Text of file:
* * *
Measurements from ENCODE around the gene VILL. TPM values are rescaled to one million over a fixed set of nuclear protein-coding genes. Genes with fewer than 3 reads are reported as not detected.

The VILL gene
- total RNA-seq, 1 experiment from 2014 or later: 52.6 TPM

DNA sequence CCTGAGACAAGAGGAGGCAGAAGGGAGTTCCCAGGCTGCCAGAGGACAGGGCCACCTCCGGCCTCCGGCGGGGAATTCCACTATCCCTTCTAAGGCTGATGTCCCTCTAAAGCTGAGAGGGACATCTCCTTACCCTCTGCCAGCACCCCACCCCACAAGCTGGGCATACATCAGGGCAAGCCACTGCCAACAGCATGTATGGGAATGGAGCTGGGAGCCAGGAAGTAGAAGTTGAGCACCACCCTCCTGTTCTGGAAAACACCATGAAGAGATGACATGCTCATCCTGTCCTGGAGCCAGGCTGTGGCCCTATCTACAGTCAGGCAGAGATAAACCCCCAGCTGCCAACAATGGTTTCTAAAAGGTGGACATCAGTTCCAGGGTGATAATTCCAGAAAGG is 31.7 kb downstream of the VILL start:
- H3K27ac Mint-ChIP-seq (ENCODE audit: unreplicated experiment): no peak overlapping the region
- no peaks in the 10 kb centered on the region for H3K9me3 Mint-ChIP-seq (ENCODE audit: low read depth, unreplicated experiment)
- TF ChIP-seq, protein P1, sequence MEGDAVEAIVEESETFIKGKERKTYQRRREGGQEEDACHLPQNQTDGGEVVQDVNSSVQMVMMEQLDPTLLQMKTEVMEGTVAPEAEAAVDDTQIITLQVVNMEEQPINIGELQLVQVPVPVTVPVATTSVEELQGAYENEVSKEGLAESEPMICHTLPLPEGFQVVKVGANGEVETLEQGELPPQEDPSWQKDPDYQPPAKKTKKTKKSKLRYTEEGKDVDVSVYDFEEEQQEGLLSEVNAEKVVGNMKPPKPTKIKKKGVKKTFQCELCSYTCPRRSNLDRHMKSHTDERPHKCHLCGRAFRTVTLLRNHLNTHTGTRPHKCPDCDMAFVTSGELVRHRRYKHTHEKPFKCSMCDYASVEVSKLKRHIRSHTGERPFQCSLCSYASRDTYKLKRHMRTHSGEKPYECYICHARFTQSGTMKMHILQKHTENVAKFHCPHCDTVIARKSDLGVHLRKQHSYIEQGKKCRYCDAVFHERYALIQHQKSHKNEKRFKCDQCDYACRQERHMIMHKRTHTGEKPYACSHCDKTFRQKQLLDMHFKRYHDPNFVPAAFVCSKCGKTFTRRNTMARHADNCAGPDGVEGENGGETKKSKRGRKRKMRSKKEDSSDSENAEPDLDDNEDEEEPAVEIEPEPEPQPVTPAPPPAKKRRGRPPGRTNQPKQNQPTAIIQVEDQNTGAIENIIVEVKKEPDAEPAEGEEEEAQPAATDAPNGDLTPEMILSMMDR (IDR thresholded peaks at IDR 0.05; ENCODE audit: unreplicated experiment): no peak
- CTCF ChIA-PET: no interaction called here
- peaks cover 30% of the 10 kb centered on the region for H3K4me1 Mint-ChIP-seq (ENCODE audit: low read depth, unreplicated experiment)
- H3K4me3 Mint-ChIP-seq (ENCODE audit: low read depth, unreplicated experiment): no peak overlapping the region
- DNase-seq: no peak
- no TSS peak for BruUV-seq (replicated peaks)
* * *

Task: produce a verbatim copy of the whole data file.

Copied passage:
Measurements from ENCODE around the gene VILL. TPM values are rescaled to one million over a fixed set of nuclear protein-coding genes. Genes with fewer than 3 reads are reported as not detected.

The VILL gene
- total RNA-seq, 1 experiment from 2014 or later: 52.6 TPM

DNA sequence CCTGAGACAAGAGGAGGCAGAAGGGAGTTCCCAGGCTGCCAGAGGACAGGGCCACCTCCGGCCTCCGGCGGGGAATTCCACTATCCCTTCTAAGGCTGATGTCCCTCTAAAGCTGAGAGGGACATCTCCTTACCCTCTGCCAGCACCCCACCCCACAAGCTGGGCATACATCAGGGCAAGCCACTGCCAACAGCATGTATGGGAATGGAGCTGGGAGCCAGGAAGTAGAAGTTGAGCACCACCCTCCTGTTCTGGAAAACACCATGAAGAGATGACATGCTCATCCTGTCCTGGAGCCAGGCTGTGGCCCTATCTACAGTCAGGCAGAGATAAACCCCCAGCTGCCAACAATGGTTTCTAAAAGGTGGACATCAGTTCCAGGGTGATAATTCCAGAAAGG is 31.7 kb downstream of the VILL start:
- H3K27ac Mint-ChIP-seq (ENCODE audit: unreplicated experiment): no peak overlapping the region
- no peaks in the 10 kb centered on the region for H3K9me3 Mint-ChIP-seq (ENCODE audit: low read depth, unreplicated experiment)
- TF ChIP-seq, protein P1, sequence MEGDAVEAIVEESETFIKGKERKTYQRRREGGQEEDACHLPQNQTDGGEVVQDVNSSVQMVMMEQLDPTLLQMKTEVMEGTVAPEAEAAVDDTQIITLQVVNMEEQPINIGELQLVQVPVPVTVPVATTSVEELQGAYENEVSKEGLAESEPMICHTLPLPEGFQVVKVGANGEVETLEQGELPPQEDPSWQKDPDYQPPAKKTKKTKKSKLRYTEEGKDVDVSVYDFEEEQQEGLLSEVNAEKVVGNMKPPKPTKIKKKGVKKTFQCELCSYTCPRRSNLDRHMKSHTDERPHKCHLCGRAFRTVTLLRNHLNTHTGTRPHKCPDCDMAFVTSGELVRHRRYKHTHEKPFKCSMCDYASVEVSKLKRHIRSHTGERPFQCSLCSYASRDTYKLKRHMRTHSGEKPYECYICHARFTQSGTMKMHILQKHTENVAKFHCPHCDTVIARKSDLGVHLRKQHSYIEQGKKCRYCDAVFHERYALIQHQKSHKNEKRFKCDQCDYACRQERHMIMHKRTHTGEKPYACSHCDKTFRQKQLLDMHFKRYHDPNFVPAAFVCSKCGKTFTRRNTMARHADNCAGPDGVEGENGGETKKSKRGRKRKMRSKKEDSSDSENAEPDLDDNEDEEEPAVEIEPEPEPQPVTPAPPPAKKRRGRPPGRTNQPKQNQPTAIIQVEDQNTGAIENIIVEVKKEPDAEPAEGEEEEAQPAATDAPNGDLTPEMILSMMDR (IDR thresholded peaks at IDR 0.05; ENCODE audit: unreplicated experiment): no peak
- CTCF ChIA-PET: no interaction called here
- peaks cover 30% of the 10 kb centered on the region for H3K4me1 Mint-ChIP-seq (ENCODE audit: low read depth, unreplicated experiment)
- H3K4me3 Mint-ChIP-seq (ENCODE audit: low read depth, unreplicated experiment): no peak overlapping the region
- DNase-seq: no peak
- no TSS peak for BruUV-seq (replicated peaks)